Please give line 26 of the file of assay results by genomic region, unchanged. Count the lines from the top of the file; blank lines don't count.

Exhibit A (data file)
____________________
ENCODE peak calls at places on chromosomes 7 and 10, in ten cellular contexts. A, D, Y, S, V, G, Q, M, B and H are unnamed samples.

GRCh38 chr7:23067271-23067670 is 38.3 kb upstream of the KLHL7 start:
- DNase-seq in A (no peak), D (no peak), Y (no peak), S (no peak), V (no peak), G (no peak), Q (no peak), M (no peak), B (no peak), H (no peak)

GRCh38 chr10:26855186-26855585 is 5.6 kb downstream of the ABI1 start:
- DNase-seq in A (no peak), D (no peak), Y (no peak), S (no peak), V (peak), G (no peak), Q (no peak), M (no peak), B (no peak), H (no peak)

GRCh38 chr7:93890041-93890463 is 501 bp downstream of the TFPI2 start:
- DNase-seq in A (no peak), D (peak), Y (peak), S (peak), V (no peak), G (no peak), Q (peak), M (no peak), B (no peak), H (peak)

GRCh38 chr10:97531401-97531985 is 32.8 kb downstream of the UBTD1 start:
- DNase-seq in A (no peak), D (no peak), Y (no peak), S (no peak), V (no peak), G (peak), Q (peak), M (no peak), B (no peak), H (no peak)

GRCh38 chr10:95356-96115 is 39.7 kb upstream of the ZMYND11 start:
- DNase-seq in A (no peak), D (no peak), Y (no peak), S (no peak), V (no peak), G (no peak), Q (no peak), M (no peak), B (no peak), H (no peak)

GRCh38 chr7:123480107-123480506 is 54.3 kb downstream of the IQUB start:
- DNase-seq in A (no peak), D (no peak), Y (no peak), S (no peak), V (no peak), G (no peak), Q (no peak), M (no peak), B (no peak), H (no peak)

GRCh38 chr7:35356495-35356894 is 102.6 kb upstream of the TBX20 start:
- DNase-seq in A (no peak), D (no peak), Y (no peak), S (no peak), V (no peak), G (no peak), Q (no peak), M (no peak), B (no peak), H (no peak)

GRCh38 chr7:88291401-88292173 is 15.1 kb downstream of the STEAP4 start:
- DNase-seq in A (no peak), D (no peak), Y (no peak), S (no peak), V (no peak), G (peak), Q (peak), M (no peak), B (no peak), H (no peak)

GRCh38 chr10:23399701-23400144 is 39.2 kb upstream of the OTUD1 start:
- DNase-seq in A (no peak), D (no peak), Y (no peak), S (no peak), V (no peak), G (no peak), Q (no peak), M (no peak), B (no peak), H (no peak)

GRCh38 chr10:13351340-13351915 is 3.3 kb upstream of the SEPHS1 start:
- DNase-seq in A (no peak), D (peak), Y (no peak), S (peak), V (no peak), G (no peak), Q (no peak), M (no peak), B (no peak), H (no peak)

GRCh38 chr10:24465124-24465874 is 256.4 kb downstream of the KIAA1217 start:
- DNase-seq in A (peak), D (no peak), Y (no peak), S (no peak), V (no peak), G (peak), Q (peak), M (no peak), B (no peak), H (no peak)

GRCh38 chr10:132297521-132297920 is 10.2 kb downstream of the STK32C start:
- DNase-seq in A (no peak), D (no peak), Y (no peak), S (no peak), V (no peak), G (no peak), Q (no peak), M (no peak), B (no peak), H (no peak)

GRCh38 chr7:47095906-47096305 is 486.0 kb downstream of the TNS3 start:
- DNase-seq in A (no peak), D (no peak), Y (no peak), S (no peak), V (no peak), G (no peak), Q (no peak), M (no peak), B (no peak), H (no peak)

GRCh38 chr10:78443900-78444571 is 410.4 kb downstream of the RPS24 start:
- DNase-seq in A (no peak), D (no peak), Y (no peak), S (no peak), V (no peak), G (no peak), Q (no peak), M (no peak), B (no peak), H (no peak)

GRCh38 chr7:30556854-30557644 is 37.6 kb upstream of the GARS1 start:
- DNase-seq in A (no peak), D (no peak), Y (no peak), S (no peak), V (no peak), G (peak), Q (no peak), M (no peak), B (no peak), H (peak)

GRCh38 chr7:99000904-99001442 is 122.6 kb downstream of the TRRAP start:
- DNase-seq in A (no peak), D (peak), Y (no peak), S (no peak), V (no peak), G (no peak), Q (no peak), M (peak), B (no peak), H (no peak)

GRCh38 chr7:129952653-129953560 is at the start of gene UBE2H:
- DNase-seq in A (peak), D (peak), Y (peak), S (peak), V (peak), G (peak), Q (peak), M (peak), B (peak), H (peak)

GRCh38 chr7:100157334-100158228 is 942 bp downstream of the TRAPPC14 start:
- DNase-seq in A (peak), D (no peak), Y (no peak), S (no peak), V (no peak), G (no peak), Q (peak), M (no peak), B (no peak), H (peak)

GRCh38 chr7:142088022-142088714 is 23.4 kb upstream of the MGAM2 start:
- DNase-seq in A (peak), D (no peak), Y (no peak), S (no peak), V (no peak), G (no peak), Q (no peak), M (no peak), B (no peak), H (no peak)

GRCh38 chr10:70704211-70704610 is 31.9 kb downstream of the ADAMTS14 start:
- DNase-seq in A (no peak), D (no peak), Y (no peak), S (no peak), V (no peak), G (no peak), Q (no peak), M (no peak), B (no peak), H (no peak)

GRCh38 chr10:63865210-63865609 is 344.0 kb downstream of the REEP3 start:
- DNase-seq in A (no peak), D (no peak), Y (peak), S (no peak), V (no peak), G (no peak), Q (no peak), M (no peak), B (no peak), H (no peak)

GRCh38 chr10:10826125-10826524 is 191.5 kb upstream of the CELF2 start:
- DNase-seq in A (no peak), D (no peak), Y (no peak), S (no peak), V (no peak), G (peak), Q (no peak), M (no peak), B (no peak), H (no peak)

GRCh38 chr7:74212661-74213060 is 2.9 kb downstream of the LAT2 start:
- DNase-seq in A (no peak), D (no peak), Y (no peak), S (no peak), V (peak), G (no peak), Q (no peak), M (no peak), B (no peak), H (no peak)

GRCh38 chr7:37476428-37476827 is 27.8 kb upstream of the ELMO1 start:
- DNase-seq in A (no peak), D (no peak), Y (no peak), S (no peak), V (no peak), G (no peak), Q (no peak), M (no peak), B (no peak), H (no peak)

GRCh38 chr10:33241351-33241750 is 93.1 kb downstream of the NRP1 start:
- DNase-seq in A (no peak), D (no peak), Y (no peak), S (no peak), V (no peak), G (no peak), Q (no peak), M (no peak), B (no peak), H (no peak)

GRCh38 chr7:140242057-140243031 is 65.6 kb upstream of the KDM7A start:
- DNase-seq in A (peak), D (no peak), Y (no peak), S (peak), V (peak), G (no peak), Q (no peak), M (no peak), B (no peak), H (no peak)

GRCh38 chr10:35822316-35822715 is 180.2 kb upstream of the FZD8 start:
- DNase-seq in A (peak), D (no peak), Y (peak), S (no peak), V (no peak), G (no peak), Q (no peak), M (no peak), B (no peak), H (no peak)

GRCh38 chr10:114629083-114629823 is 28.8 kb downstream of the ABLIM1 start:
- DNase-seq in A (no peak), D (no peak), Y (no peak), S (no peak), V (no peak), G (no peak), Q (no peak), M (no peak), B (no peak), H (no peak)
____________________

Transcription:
GRCh38 chr7:47095906-47096305 is 486.0 kb downstream of the TNS3 start: